Taxonomy[ edit ] The white-tailed kite was described in by the French ornithologist Louis Jean Pierre Vieillot under the binomial name Milvus leucurus with the type locality as Paraguay. The specific epithet leucurus is from the Ancient Greek leukouros for "white-tailed": leukos is "white" and oura is "tail". Meanwhile, the Old World E. Description[ edit ] The coloration of the white-tailed kite is gull -like, but its shape and flight is falcon-like, with a rounded tail. Mainly white underneath, it has black wingtips and shoulders. Both the wings, at 29—
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White-tailed Kite Elanus leucurus As recently as the s, this graceful hawk was considered rare and endangered in North America, restricted to a few sites in California and Texas. In recent decades, it has increased greatly in numbers and spread into many new areas.
It is often seen hovering on rapidly beating wings over open fields, looking for small rodents, its main food source. The introduction of the house mouse from Europe may have played a part in its increase; formerly, the kite fed almost entirely on voles.
Conservation status North American population has been increasing and spreading since about the s, invading many new areas where it was never known historically. Has also spread and increased in American tropics with clearing of forest. Family Hawks and Eagles Habitat Open groves, river valleys, marshes, grasslands. Found in a wide variety of open habitats in North America, including open oak grassland, desert grassland, farm country, marshes.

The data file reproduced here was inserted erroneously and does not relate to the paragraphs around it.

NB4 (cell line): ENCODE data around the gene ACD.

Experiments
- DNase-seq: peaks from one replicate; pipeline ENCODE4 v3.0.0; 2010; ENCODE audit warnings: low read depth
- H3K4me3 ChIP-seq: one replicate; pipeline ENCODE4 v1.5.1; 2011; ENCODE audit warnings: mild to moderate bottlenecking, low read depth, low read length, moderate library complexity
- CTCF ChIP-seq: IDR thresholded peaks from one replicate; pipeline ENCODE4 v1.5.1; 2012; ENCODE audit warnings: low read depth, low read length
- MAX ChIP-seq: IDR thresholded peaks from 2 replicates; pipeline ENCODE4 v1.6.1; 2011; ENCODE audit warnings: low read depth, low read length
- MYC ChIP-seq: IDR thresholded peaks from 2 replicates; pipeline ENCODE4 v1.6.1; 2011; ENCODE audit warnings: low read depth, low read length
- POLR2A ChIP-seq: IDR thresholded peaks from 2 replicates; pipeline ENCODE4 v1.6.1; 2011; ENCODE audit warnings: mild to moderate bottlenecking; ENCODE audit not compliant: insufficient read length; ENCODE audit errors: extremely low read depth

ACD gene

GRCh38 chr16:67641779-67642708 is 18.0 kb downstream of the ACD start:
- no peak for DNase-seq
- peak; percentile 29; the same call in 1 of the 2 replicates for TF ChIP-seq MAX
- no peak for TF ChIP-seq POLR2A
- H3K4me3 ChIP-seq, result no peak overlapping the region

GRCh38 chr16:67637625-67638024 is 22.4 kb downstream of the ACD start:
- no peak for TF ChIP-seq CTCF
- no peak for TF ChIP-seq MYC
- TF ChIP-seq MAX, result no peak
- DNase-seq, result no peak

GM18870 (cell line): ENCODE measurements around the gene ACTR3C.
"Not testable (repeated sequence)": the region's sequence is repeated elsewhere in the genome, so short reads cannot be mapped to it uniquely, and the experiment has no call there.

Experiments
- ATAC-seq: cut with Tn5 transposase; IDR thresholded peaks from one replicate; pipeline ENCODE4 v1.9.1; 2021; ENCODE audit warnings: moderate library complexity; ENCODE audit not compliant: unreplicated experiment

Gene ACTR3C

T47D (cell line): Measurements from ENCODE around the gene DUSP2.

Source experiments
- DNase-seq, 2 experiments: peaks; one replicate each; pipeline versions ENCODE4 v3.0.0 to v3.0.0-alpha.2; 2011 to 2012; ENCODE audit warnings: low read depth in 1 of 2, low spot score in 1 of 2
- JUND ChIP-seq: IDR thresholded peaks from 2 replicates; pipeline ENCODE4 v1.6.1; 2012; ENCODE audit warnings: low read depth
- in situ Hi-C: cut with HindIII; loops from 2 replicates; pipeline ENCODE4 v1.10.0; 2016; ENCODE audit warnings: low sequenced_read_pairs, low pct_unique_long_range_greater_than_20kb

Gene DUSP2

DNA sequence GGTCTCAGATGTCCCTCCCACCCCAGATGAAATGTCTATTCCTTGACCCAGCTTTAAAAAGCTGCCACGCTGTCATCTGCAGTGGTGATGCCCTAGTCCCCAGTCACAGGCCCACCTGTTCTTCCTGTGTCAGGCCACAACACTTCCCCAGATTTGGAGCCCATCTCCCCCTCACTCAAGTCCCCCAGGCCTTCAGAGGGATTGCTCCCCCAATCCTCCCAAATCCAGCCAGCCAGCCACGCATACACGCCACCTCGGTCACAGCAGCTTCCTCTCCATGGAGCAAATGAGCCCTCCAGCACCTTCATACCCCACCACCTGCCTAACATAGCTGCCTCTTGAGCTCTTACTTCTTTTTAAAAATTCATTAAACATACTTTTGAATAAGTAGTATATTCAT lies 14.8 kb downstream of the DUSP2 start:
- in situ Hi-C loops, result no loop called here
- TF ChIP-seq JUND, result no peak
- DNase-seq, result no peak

Main requirements seem to be trees for perching and nesting, and open ground with high populations of rodents. As recently as the s, this graceful hawk was considered rare and endangered in North America, restricted to a few sites in California and Texas. Eggs Usually 4, sometimes 5, rarely May tend to lay larger clutches in years when rodents are abundant. Eggs creamy white, blotched with shades of warm brown. Incubation is by female, days.
Male usually perches nearby, and brings food to female during incubation. Young: Female broods young while they are small; male brings food, and female feeds it to nestlings. Later, prey is dropped into nest, and young feed on it themselves. Young are able to fly at about days, but may return to nest to sleep or to be fed for some time after. Adults may nest a 2nd time in same season, and if so, young from first nesting may be driven from territory. Young Female broods young while they are small; male brings food, and female feeds it to nestlings.
Diet Mostly small rodents. Specializes on small rodents that are active by day in open country, particularly voles and house mice. Other items in diet, mostly of minor importance, include pocket gophers, harvest mice, rats, shrews, young rabbits, sometimes birds.
Rarely may eat snakes, lizards, frogs, large insects. Nesting In courtship, male flies near female in odd hovering with wings in sharp "V," calling; male feeds female. Live-oak often chosen as nest site. Nest built by both sexes is a good-sized platform of sticks and twigs, lined with grasses, weeds, Spanish moss.
Amerikaanse grijze wouw